Jan 29, 201309:47 AM
Getting Around Greater New Orleans and Beyond
New Orleans' Tourism Roots
If New Orleans' tourist booms were a character in one of the many films being shot in our neighborhoods this year, they would simultaneously occupy the role of a scoundrel and a saint, feared, welcomed and loathed, often times concurrently by the same people. I recently talked with Dr. Bridget Bordelon, an assistant professor at the Lester E. Kabacoff School of Hotel, Restaurant and Tourism Administration at the University of New Orleans, to dig up the roots of this relationship and gain a better understanding of New Orleans’ evolution from a funky port city in the gulf to a national tourist mecca.
Tarani Duncan: Let’s start off by talking about how the city came to be so reliant on tourism.
Dr. Bridget Bordelon: In the early 1980s, New Orleans was an economically vibrant city. We had a strong port system and a heavy reliance on oil and gas. Our city’s residents prospered. We had a lot of money circulating in the local economy, and what that meant was that tourists were coming in as well. During the oil boom, we saw a lot of construction, revitalization and renovations both in commercial and residential areas. In 1984 the World’s Fair selected New Orleans as a host city and provided the opportunity for hotel development. We increased our hotel occupancy (our number of hotel rooms); I’ve read statistics where it increased anywhere from 50 percent during that time period. So, with occupancy up and economic affluence, everything looked like a pretty good picture.
Unfortunately, the oil bust happened, and the economy of New Orleans changed for the worse. With that, the landscape of tourism changed. We had this almost sinking ship because of the downturn of the economy. We had less tourists coming in, less money circulating, less regional tourism. Though the World’s Fair was not an economic success, it was really good for the image of New Orleans. After the World’s Fair, there was a positive image of potential for tourism in New Orleans.
The plan was to develop the convention center and that had started with the World’s Fair. We had this structure available, and in the mid-1980s, after the oil bust and the downturn of the economy, there were planners and marketing professionals who decided we really needed to think about getting the leisure tourists to come to New Orleans. A marketing committee was established, and they decided to think about really selling and communicating New Orleans’ leisure tourism.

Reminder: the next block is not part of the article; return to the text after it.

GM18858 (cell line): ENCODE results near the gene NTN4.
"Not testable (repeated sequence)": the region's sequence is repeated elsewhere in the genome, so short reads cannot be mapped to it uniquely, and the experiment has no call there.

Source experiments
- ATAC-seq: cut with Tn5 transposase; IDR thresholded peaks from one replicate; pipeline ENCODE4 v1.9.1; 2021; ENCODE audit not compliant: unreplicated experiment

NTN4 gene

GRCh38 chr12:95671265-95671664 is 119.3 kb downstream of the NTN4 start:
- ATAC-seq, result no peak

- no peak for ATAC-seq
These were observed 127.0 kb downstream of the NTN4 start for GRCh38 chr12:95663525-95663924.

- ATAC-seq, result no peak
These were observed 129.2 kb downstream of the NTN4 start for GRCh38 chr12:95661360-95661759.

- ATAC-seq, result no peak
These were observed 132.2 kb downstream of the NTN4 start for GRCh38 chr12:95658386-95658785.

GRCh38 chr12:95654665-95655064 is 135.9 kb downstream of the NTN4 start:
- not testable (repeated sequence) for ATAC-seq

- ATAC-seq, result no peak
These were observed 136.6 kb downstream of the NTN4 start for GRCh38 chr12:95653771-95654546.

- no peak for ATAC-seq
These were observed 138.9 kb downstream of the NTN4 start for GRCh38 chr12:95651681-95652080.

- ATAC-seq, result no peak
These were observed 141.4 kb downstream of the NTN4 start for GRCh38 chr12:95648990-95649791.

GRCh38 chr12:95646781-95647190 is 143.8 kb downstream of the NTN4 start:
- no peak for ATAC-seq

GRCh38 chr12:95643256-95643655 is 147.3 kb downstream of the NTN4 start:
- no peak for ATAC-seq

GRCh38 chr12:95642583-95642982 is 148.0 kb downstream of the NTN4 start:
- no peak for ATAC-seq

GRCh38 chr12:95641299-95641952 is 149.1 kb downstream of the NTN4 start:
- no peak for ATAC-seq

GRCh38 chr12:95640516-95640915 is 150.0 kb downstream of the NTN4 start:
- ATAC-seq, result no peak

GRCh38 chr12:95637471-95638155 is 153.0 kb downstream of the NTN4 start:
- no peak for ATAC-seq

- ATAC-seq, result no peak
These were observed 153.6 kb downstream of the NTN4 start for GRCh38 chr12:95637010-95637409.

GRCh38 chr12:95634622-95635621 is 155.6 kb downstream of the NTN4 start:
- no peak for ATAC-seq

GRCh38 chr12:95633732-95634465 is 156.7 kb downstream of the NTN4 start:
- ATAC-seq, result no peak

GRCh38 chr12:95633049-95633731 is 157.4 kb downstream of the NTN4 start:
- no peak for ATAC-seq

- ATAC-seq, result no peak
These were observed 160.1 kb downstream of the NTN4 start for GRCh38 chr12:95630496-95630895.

The first big event to come in was 1988: the Republican National Convention. In the midst of our economic struggles, it put New Orleans back on the map, and from a tourism perspective allowed us to think about the convention center, leisure tourism and also developing the convention center in a way that was geared more toward business.
So in 1990, after the convention, the city was in the spotlight. We did really well for hosting. A really important event in the early '90s was the completion of phase two of the Convention Center. Having a large convention center that was more capable of accommodating big delegations, we were finally utilizing our hotel rooms, restaurants, cultural amenities, essentially all the infrastructure that make up the city’s modern tourism and hospitality industry. This set the stage for other sorts of attractions, too. The Aquarium of the Americas opened that year, more restaurants and fixed events like Mardi Gras became more attractive. That sets the stage for other mega-events to follow.
A lot of the times we talk about the love and hate relationship of tourism and residents. From a safety perspective, New Orleans is most successful in handling crowd control. We’re trying to demonstrate that to the rest of the country that we can handle the crowd. We know how to entertain people, and from a service perspective, we know how to exceed hospitality expectations and keep people safe.
From a residential perspective, we know there’s a lot of variation with that love/hate relationship in any tourist town with a big event. You’ll anecdotally hear about people’s frustrations over street closings, construction work, beautification efforts. Such as, yes, the Convention Center construction looks beautiful now, but why? You can say the same thing about any type beautification effort, but we are able to retain all of these improvements. Although it might have been intended for Super Gras it’s something that we can retain for our city, for us, for our image for the future of tourist development.
In terms of economic impact, what can New Orleans expect for Super Gras?
A few months after the event we do actual tabulations. So, the verdict’s still out. Our former chancellor Tim Ryan was in charge of projecting those numbers. You should be able to find projections online, but depending on the source they’re going to be conservative or overly inflated estimation. In the past I’ve seen ranges just for a typical Carnival season, I have seen ranges, and this is a big range, anywhere between $160 million all the way to $1 billion of those indirect and direct impact. Sure, there are inconveniences along the way, but in the long run, thinking of our infrastructure, Super Gras should go a long way.